# Schulze's beatpath voting method

This is a short explanation, written by Markus Schulze & Warren Smith, of why Schulze invented his beatpath voting method. It mentions some of its non-obvious theoretical properties.

The Condorcet "Least Reversal" (CLR) method (often thought to be the method Condorcet himself had in mind) minimizes the number of "overruled voters." That is, if there is a "Condorcet Winner" candidate who pairwise-beats every opponent, he wins. Otherwise, reverse the minimimum possible number of voter pair-relation opinions in order to cause a Condorcet Winner to exist, then declare him the winner.

A related idea, which many people consider the best Condorcet method, is the Simpson-Kramer MinMax method. It selects as winner the candidate with the smallest worst-pairwise-defeat.

Unfortunately, both CLR and Simpson-Kramer MinMax have some deficiencies. One of the most embarrassing is that they both can elect a Condorcet loser who loses pairwise to every candidate. I.e. these methods are not self-consistent: the candidate they regard as "unambiguously the best" can be the same as the one they regard as "unambiguously the worst." (This is a severe type of reversal symmetry failure.) Also, both MinMax and CLR violate clone-immunity and majority for solid coalitions (that is: if every member of some subset S of the candidates is preferred by a voter-majority over every member of the complement set, then a member of S should win).

It is possible to fix both the "elects loser" and majority-for-solid-coalitions problems in a rather ugly way by prefacing MinMax or CLR with restriction to the "Smith set." That is, you first find the smallest candidate subset S such that each member in S is preferred by a voter-majority over every member of the complement set, then you eliminate all candidates not in S, then you apply MinMax or CLR to the remaining candidates. Call these Smith-prefaced methods Smith//CLR and Smith//MinMax.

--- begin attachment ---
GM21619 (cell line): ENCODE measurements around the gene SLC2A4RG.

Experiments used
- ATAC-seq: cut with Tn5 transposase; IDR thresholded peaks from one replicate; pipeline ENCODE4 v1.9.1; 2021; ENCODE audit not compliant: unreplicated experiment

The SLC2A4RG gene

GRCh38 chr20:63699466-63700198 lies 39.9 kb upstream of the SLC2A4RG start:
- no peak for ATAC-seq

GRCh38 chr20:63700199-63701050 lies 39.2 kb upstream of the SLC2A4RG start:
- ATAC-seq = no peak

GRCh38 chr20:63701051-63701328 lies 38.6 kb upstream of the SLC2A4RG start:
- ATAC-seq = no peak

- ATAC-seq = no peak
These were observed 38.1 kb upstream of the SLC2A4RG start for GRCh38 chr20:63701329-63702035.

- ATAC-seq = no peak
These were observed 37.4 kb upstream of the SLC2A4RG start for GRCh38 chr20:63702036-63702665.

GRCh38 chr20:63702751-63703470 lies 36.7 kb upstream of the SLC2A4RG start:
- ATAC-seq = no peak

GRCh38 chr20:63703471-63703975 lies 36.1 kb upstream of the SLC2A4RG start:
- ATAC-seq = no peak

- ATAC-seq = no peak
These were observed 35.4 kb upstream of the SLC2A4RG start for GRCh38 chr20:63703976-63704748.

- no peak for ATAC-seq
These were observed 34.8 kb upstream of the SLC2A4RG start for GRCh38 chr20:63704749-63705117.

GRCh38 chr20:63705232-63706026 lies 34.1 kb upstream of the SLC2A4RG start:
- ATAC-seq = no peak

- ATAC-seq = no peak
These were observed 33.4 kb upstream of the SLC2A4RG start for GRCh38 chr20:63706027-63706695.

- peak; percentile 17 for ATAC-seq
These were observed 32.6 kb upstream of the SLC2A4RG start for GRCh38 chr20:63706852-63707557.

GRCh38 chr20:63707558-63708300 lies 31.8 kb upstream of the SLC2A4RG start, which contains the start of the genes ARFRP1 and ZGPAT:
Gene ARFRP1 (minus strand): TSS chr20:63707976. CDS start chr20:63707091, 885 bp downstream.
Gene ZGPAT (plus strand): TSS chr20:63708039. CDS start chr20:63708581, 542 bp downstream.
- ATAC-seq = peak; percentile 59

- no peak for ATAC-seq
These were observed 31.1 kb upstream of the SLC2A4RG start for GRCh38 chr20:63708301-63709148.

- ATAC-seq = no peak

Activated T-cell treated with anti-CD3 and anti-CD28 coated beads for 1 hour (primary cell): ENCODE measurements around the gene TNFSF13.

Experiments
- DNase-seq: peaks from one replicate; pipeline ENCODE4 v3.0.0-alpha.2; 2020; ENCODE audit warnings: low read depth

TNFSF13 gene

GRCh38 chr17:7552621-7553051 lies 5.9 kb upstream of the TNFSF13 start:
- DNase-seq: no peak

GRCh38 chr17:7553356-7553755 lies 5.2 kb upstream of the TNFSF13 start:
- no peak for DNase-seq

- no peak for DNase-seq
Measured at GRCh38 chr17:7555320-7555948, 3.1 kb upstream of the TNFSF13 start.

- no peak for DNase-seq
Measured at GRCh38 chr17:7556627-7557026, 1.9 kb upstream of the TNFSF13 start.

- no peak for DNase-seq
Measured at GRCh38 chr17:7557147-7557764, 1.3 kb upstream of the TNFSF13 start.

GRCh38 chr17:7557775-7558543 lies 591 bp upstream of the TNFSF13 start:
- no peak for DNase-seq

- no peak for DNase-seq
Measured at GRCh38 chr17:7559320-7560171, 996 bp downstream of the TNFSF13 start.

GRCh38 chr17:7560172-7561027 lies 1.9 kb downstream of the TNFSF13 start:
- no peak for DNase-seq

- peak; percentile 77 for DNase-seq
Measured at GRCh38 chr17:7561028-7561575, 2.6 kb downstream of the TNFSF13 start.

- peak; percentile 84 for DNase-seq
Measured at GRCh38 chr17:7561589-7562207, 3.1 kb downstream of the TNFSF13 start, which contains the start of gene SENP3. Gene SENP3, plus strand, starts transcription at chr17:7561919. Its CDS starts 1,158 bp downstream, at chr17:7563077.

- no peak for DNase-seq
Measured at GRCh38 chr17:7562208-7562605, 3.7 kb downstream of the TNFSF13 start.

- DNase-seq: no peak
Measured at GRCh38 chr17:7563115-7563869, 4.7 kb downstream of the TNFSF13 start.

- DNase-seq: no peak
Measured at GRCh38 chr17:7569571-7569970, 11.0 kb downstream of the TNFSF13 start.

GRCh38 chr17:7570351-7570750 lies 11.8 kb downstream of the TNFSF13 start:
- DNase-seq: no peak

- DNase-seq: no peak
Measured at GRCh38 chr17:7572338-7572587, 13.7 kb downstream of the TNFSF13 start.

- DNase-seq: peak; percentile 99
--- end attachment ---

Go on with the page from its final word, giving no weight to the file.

Tideman's Ranked Pairs method was the only single-winner election method known in 1997 that satisfies Condorcet, monotonicity, clone-immunity, majority for solid coalitions, and reversal symmetry. However, frequently the Tideman Ranked Pairs winner has a very strong worst pairwise defeat.

Therefore, my aim was to find a method that satisfies Condorcet, monotonicity, clone-immunity, majority for solid coalitions, and reversal symmetry, and that tends to produce winners with weak worst pairwise defeats (compared to the worst pairwise defeat of the winner of Tideman's Ranked Pairs method).

Thorough computer calculations by Norman Petry and Jobst Heitzig have shown

1. That the Schulze-beatpaths winner is almost always identical to the Smith//MinMax winner – more evidence of this is in Wright's 2009 PhD thesis (pdf) which finds on pages 67-70 that the Schulze and MinMax winners are identical in N-candidate elections with these probabilities:
 N=3 N=4 N=5 N=6 N=7 100% 99.7% 99.2% 99.1% 98.9%
2. That the worst pairwise defeat of the Schulze winner is almost always as weak or weaker than the worst pairwise defeat of the winner of most other methods (except, of course, for the MinMax and Smith//MinMax methods).

The reason for this is that the MinMax method and the Schulze method can be rewritten (it is true, but not obvious, that these rewritings are valid) in ways that make it clear they both are based on very similar concepts:

MinMax method:
Eliminate successively the weakest pairwise defeat until there is a candidate whose defeats have all been eliminated.
Schulze beatpaths:
Eliminate successively the weakest pairwise defeat that can be eliminated such that the remaining defeats still contain an arborescence. The winner is that candidate whose defeats have all been eliminated.